As a general rule, big family gatherings are not the best situations in which to break emotional news. If your brother wants to tell them, he should talk to them privately as far in advance of Thanksgiving as possible. Ideally, it should be just he and your parents lest they feel ganged up upon. To have you and your sister there for your brothers “moral support” but have no one there for your parents is just plain mean-spirited.

And you need to give them an “out” regarding Thanksgiving, or rather your sister should. It might be too soon for them to expect them to have processed this news (if they haven’t figured it out already). This shouldn’t be seen as a “boycott”. They don’t owe your brother acceptance of his choices. If they decide they cannot attend, it would behove you or your sister to spend Thanksgiving with them and let your brother and his “partner” spend time with the rest of the family. Your parents don’t deserve to be alone for the holiday just because one of their children wants to draw a line in the sand and try to force their acceptance. They are not the ones who have done anything wrong.

Thank you! And we’re perfectly fine with them disagreeing! We’ll still love them and continue to be a part of their lives if they’ll let us. We’re just looking for advice on when and how to tell them. Do we take them out to dinner, after they come back from church? If you were them, would you like all your kids their or would that make you feel like we’re ganging up on you? Or just not tell them at all and they can get the message when they’re holding hands? In the end we know it’ll be hard for them and we want to mitigate that as much as possible.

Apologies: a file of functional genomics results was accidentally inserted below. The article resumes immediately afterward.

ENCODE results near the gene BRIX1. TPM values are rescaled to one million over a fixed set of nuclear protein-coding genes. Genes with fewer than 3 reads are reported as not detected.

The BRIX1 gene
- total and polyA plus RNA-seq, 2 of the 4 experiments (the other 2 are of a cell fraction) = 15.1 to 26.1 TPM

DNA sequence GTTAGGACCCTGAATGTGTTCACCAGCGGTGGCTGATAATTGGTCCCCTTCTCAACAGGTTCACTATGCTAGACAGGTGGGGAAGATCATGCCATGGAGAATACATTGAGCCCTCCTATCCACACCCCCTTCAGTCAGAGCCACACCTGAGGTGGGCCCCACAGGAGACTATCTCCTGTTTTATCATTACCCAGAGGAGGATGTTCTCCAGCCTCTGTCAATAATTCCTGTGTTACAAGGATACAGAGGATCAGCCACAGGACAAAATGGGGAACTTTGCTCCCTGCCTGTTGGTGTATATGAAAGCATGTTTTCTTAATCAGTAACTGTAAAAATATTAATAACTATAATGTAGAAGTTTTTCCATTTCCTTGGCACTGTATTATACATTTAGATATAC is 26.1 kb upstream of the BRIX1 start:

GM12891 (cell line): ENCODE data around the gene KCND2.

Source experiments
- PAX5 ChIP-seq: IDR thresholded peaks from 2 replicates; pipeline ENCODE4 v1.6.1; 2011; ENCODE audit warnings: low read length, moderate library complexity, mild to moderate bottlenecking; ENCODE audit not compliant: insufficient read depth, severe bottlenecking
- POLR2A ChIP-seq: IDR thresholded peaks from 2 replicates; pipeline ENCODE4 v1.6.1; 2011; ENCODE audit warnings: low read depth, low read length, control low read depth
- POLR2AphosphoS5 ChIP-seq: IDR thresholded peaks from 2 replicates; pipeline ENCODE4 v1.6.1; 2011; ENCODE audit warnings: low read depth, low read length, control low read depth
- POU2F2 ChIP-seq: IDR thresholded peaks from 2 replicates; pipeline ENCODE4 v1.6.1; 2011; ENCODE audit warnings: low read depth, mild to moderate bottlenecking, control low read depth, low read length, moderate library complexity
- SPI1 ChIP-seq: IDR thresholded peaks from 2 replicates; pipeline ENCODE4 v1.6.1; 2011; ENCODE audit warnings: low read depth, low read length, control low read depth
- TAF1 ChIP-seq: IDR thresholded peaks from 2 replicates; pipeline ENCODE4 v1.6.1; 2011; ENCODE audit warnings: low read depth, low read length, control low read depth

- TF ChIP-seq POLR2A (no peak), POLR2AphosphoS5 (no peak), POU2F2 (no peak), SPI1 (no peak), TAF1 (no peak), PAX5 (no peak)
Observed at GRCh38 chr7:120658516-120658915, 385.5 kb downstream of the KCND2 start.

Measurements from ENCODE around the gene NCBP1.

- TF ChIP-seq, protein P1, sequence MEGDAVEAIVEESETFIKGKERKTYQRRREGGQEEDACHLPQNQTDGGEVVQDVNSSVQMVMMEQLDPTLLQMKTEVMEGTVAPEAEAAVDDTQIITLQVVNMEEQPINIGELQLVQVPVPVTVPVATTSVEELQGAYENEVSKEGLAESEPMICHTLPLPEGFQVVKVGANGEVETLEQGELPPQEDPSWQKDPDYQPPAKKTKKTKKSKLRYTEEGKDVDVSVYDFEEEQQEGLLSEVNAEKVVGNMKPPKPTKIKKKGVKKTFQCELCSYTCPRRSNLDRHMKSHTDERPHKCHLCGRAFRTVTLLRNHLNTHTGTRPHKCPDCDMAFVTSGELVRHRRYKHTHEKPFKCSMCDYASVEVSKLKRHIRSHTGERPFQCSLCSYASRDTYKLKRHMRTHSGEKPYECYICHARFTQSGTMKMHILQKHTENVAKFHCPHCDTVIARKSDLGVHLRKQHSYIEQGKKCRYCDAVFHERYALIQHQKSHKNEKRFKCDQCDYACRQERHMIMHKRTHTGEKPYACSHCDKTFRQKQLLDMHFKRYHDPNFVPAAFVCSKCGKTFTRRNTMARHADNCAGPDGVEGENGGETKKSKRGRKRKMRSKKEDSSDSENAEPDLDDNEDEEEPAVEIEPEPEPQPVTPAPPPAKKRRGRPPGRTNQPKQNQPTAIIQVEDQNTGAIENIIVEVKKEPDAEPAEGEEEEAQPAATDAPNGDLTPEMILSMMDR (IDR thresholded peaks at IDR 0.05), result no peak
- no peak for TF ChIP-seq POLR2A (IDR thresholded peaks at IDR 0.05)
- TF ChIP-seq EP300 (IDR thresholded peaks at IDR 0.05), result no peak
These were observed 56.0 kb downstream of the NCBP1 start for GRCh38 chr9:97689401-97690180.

I think you should show more respect and love for your parents. Those two people are the people that gave birth to you and raised you, you should show more concern over the fact that you may not see them at Thanksgiving. We have a homosexual in my family but, out of respect for our beliefs, he doesn’t demand that we support his homosexual lifestyle and he doesn’t bring his boyfriends over to parties. Your brother should do the same.

I will say this again. Your brother needs to man up and tell them himself. It is not fair to all gang up on your parents and try the right by might method of persuasion. You can support your brother all you want when you are at his house, or yours, or not with your parents, but this isn’t your battle to fight. It your brothers responsibility to break the news without his backup crew, and not by ambushing your parents during a holiday.

Thank you for your advice! As a side note, I’m a girl, we’re fraternal twins. We do think that he should tell them in advance so they can have time to “grieve” if needed. They have all our support, but what else can we do? We will understand if they decide not to go, that absolutely have that right and we won’t be upset but I’m sorry, we will not go sit with them alone at their house when it’s their choice to isolate themselves from a family event because my brother will have his partner there. My sister is ok with it as well, we might even go the day after to spend time with them. Also, I don’t see how anyone is drawing a line…my brother got a boyfriend. We’re open to them and if they choose not to go then…:shrug:

Last time I checked, no one was ambushing them with rainbow flags or purposefully kissing right in front of them to put on a show. Goodness lol :thumbsup:

I second that.